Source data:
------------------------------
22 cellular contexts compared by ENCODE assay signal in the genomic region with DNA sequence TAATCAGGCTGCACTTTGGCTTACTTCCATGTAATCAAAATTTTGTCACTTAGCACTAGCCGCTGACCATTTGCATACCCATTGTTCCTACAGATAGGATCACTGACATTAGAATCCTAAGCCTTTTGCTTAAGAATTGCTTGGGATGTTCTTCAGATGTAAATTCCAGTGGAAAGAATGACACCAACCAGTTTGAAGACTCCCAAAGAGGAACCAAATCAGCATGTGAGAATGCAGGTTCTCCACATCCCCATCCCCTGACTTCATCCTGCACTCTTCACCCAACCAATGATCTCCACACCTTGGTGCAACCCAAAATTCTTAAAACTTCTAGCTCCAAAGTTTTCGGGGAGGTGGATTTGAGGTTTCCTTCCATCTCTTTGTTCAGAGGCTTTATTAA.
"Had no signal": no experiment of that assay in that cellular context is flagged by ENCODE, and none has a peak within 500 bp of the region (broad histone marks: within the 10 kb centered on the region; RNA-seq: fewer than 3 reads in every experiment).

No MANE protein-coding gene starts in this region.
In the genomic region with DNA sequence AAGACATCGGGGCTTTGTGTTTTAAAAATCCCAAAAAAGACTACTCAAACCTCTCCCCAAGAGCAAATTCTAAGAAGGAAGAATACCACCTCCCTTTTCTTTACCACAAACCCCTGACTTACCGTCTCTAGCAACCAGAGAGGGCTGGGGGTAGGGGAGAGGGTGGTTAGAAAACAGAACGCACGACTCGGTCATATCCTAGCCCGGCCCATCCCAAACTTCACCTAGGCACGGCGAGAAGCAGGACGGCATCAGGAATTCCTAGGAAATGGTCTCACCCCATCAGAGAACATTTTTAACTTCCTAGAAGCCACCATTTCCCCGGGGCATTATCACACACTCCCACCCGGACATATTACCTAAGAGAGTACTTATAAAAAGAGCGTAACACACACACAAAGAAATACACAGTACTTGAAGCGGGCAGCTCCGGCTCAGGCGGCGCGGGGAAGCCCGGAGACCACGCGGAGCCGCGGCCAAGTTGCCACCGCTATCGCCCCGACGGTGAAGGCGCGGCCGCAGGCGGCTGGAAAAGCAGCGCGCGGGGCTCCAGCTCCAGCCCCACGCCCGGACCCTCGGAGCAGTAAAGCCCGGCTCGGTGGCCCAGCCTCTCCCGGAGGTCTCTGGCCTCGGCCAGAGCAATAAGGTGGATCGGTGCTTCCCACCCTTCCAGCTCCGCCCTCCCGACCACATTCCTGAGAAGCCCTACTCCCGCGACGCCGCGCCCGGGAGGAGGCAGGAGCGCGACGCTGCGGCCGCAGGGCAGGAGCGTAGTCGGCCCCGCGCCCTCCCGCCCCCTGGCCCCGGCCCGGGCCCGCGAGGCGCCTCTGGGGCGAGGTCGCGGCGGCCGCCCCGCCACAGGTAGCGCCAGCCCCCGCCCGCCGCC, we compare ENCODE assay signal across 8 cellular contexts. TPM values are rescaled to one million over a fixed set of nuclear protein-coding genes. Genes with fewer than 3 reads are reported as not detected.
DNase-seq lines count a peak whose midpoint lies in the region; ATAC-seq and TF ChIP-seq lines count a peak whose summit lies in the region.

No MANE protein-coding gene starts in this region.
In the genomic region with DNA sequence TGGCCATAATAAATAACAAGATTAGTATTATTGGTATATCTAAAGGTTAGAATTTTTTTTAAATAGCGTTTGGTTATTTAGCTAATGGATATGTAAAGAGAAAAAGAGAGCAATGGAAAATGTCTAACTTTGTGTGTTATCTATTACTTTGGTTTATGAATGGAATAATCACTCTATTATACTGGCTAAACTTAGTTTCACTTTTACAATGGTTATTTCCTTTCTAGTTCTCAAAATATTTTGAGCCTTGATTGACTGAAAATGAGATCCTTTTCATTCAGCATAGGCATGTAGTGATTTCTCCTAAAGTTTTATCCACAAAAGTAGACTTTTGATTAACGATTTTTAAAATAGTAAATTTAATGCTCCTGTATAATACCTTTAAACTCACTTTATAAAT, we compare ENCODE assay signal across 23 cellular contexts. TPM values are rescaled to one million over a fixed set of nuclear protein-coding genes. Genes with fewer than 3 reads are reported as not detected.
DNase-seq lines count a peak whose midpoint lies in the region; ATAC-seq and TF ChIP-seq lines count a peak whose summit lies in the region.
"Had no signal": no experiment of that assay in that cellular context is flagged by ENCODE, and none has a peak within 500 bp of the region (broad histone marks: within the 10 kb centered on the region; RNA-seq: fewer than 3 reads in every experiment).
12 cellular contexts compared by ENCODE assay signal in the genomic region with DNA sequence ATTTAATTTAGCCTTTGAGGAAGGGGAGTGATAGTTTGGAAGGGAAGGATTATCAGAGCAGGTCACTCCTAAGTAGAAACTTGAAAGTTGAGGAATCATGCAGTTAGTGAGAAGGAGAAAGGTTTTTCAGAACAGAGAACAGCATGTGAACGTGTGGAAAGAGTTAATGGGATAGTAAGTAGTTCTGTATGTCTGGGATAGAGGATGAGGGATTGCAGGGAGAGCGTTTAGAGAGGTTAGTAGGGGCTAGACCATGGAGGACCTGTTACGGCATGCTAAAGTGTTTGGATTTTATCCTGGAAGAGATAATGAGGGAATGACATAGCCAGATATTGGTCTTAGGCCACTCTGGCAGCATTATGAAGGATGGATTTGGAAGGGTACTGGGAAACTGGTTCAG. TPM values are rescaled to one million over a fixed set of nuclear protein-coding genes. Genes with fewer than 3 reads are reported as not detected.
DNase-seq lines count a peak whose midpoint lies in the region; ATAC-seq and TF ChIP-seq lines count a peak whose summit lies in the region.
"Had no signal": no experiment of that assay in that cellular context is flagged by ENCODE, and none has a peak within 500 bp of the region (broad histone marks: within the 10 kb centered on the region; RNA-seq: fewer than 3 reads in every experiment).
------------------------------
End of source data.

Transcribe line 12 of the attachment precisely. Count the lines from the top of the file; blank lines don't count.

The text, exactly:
"Had no signal": no experiment of that assay in that cellular context is flagged by ENCODE, and none has a peak within 500 bp of the region (broad histone marks: within the 10 kb centered on the region; RNA-seq: fewer than 3 reads in every experiment).